Recently I had an experience where in the course of helping somebody with a problem, I developed an example that I thought would help people understand sum types, value constructors, and type constructors better.

To make this friendly for Haskell-naive folk out there, so here’s a quick review.

```
-- this defines a new data type Car.
data Car = Car { manufacturer :: Manufacturer
, maxSpeed :: Int }
-- Car is both the type and value constructor.
-- Rule of thumb:
-- left-hand side is type constructor
-- right-hand side is value constructor
data Manufacturer = Toyota | Honda | Ford | GM
-- sum type. The type constructor is Manufacturer.
-- The value constructors are Toyota, Honda, Ford, and GM.
```

Remember, types are based on sets. Sets are collections of unique objects. One of the main things one is concerned with, with regard to sets, is cardinality. A set of 3 unique objects is for our purposes equivalent to a type with 3 inhabitants.

`Manufacturer`

is a sum type. It has four inhabitants. Only four, because each inhabiting type is a nullary type constructor and therefore represents a singleton, stand-alone value. But why is it a sum type? Because it’s `OR`

. A `Manufacturer`

is `1+1+1+1`

. A hypothetical `Manufacturer`

that looked like:

```
data JapaneseMaker = Toyota | Honda
data AmericanMaker = GM | Ford | Chrysler
data Manufacturer = JapaneseManu JapaneseMaker
| AmericanManu AmericanMaker
```

would have 5 inhabitants. `JapaneseMaker`

has cardinality 2, `AmericanMaker`

3 and Manufacturer is summing them by OR’ing the possibility of them together.

Car is a product type because it’s `manufacturer`

AND `maxSpeed`

. The dual (categorical opposite) of a product type is a sum type. With product types, it’s multiplied. So it’s the inhabitants of `Manufacturer`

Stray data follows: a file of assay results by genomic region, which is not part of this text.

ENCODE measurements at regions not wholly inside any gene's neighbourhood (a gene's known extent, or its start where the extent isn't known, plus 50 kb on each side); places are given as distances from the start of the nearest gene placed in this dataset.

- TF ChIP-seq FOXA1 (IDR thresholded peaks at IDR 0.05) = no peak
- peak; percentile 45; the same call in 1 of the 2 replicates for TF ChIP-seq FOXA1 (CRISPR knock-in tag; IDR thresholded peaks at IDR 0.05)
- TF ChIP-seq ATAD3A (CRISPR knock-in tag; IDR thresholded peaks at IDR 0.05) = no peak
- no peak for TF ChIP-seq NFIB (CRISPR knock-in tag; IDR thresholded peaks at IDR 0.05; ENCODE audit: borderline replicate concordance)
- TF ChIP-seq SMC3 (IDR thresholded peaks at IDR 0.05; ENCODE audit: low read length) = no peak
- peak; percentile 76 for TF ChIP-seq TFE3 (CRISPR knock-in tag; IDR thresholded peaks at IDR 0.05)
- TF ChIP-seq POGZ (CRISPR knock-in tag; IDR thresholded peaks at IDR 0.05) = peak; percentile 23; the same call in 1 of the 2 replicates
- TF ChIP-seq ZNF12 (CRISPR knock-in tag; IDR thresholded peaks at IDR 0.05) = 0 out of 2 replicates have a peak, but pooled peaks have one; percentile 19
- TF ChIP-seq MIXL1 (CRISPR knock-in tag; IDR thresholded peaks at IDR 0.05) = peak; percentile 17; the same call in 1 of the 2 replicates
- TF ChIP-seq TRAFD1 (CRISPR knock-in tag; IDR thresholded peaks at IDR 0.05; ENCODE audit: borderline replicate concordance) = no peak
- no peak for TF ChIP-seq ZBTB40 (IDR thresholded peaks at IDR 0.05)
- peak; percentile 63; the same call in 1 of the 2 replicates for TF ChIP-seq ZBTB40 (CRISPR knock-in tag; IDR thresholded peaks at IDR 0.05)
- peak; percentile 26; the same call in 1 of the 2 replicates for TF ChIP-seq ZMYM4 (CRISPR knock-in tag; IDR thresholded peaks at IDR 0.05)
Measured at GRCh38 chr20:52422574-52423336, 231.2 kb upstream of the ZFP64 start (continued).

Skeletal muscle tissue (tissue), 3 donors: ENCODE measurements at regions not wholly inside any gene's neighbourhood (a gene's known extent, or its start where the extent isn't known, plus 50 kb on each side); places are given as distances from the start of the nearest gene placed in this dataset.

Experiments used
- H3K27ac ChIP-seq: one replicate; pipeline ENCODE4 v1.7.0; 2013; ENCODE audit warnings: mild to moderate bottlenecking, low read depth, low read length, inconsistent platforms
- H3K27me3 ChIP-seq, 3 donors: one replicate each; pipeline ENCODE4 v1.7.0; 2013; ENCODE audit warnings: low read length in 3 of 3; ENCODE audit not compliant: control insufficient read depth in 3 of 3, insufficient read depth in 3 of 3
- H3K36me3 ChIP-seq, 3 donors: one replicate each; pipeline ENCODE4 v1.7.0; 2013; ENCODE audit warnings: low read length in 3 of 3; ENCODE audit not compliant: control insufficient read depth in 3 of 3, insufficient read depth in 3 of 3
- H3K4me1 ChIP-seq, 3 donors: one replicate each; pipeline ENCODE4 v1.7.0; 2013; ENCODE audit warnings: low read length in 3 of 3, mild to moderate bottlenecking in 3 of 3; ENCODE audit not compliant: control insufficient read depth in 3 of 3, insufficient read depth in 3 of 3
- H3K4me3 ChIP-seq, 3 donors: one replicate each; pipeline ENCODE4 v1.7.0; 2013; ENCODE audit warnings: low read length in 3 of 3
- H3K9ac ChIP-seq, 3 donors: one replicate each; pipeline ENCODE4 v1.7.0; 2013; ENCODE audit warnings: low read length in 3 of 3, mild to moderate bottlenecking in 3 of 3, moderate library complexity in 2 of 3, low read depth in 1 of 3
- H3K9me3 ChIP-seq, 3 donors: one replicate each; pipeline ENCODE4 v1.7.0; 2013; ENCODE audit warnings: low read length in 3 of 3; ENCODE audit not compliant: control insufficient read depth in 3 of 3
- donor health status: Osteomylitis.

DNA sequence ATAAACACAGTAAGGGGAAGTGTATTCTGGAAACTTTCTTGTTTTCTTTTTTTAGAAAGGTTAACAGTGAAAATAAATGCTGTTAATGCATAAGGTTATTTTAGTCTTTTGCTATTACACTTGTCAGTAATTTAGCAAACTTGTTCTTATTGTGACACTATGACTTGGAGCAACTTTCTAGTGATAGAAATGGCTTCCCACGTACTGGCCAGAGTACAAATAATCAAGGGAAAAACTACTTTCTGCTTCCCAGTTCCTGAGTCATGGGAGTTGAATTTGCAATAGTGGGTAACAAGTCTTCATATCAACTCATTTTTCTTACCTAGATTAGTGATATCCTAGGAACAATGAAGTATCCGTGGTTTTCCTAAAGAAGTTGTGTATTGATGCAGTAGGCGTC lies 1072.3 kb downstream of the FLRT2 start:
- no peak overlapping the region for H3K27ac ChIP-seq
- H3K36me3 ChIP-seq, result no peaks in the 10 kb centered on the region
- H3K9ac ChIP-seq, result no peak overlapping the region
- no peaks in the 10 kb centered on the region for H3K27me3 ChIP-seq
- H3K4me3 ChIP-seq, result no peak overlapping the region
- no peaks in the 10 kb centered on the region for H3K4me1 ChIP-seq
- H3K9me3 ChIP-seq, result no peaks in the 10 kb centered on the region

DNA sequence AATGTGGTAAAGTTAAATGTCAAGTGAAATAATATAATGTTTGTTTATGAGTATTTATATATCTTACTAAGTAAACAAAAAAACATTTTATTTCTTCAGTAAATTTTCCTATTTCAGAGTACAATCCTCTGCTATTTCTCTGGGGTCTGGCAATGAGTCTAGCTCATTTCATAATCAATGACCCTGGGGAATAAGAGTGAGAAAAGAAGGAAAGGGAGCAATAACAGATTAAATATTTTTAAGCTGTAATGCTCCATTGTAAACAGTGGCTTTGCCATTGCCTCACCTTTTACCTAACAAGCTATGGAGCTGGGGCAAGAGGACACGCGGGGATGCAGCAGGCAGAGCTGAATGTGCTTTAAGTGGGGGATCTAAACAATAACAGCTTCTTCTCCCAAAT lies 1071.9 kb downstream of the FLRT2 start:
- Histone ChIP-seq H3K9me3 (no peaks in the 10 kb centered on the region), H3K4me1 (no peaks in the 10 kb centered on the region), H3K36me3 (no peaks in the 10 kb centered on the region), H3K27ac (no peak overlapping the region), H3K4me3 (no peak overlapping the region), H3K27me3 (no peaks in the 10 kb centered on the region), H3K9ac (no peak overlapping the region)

MULTIPLIED by the inhabitants of `Int`

. Sadly, this is a big number (18 quintillion) so it’s that times the inhabitants of `Manufacturer`

.

Regulating propagation of inhabitants of types throughout the program at the type level is where dependent types come in, but the point of this post is to show how when cardinality is limited, you avoid needing dependent types with no pragmas used!

So the beginner’s problem began with this:

```
type Tree = [Fruit]
data Fruit = Apple | Orange deriving (Show)
```

How does one guarantee and verify (at the type level) that you can have a list of Apple’s `[Apple]`

only? Ordinarily, this faculty in the general case requires dependent types, but since our cardinality is constrained (as it was in the problem bringer’s case) then we can use a fairly straightforward technique.

Namely, we’re going to take the value constructors (`Apple`

, `Orange`

) in the sum type `Fruit`

and lift them into their own types. Then we’re going to proxy the types from the sum type and provide a way to escape the sum type.

```
-- this is handy later :)
import Data.Maybe (catMaybes)
-- new types lifted into being their own datatypes.
-- The string field wasn't obligatory, it was so I could
-- distinguish values of the same type.
data Apple = Apple String deriving (Show)
data Orange = Orange String deriving (Show)
-- This the sum type with the proxied value constructors.
-- Instead of being nullary, they take a specific type as a parameter.
-- So jamming something that isn't an Apple or an Orange
-- in here still won't work.
data Fruit = FruitApple Apple | FruitOrange Orange deriving (Show)
-- one apple, one orange, these are the independent types embedded
-- in the sum type members. That's why it's type [Fruit]
exampleData :: [Fruit]
exampleData = [FruitApple (Apple "wheeee"), FruitOrange (Orange "I can be ignored")]
-- Maybe is a means of expressing generic non-determinism,
-- which is what we have to cope with when we're plucking
-- arbitrary members of a sum type out.
discriminateApple :: Fruit -> Maybe Apple
discriminateApple (FruitApple apple) = Just apple
discriminateApple _ = Nothing
-- voila!
-- λ> :t (catMaybes $ fmap discriminateApple exampleData)
convertedList :: [Apple]
convertedList = catMaybes $ fmap discriminateApple exampleData
-- this abuses the fail method in Monad, don't use this. The above is cleaner.
-- λ> :t [x | FruitApple x <- exampleData ]
alternateMethod :: [Apple]
alternateMethod = [x | FruitApple x <- exampleData]
```

Okay so how precisely did this work?

We went: `[Fruit] -> [Maybe Apple] -> [Apple]`

, the main remaining source of non-determinism is the empty list case.

Nota bene: an alternative to discriminate apple is prisms from Edward Kmett’s wonderful `lens`

library. You can avoid writing your own “discriminators” and just derive the prisms generically.

In our case, we would use prisms to cherry-pick FruitApple and destructure Apple out of the sum type wrapper, with a short-circuiting Maybe in the alternate case.

This solved the user’s original problem, with no need for any additional pragma magic.

Just sum types.